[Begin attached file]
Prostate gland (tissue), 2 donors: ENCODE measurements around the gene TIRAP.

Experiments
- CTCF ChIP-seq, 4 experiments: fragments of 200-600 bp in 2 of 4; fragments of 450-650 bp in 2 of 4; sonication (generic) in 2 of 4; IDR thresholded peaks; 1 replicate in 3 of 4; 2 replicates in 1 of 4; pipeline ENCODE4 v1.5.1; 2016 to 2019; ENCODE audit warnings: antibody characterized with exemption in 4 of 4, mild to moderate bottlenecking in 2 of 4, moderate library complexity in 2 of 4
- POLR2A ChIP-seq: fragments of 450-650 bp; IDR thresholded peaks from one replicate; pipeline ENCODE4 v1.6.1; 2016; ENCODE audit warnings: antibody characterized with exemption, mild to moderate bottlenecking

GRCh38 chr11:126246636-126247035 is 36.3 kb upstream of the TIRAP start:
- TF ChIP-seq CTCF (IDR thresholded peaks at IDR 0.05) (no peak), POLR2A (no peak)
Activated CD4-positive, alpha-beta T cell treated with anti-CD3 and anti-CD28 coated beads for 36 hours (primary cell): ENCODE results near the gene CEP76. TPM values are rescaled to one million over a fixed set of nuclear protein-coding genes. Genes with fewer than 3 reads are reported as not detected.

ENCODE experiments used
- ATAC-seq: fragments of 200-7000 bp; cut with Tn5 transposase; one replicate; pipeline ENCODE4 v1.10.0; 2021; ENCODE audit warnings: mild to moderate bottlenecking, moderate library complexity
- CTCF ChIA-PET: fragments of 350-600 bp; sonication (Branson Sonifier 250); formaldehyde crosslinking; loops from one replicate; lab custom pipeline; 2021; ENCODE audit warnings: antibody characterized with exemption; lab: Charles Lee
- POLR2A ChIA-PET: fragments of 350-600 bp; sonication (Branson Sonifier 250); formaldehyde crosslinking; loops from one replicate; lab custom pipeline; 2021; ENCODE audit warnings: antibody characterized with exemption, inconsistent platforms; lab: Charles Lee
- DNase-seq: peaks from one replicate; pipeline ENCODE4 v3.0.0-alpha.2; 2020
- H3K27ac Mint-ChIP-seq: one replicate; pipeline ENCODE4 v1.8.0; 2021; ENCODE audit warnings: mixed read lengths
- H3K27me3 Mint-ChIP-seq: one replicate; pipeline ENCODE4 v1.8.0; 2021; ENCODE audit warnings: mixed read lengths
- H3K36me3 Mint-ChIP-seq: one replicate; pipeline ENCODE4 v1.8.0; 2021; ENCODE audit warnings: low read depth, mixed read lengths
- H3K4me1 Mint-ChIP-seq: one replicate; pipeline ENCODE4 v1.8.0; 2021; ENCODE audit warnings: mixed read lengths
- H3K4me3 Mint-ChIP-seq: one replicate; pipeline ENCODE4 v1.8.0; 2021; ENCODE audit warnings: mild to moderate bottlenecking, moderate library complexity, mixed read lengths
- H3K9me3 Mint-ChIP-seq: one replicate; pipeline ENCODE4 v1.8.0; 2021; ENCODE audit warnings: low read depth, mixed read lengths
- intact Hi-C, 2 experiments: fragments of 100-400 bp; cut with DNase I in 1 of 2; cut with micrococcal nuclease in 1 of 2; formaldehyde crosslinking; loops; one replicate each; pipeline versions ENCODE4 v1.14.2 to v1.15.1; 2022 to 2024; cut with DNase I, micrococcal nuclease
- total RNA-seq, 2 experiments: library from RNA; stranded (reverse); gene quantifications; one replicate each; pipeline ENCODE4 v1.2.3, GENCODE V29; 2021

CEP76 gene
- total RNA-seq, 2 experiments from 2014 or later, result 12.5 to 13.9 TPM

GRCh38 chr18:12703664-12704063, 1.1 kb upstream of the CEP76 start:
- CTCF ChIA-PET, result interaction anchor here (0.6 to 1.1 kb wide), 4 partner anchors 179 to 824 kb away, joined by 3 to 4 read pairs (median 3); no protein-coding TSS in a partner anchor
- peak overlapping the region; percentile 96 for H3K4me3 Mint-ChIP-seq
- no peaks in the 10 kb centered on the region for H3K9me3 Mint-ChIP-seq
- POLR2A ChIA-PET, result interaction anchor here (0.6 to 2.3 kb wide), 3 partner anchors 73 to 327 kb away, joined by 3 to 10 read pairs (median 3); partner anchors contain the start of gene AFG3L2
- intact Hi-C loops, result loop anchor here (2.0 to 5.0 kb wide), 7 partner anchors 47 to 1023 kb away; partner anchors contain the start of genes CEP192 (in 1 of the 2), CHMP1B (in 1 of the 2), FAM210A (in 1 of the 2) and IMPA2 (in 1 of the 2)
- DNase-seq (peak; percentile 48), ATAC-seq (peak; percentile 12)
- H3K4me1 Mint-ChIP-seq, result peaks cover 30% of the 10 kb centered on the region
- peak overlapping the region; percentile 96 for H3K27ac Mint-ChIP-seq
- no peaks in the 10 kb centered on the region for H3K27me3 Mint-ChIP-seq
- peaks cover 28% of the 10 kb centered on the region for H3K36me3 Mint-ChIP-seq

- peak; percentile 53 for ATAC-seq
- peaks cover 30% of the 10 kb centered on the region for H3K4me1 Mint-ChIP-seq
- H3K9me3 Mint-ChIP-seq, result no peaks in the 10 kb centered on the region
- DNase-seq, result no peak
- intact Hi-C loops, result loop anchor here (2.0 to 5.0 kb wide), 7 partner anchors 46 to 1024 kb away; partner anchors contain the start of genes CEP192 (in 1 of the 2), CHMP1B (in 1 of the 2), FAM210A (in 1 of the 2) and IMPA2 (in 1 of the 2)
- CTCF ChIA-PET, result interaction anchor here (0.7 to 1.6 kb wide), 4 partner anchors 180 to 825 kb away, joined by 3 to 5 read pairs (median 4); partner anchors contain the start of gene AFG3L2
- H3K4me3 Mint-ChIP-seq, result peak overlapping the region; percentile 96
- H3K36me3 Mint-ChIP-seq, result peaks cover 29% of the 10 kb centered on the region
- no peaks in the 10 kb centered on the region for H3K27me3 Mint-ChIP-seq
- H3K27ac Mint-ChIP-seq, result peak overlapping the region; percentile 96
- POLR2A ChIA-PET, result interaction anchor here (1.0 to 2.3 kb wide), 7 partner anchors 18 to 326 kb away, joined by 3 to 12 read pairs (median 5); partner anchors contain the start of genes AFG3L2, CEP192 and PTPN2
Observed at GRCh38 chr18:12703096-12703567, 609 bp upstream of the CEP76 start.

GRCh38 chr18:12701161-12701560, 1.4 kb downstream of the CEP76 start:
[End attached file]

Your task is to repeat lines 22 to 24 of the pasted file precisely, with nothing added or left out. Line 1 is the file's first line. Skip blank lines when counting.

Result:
- total RNA-seq, 2 experiments from 2014 or later, result 12.5 to 13.9 TPM

GRCh38 chr18:12703664-12704063, 1.1 kb upstream of the CEP76 start:
- CTCF ChIA-PET, result interaction anchor here (0.6 to 1.1 kb wide), 4 partner anchors 179 to 824 kb away, joined by 3 to 4 read pairs (median 3); no protein-coding TSS in a partner anchor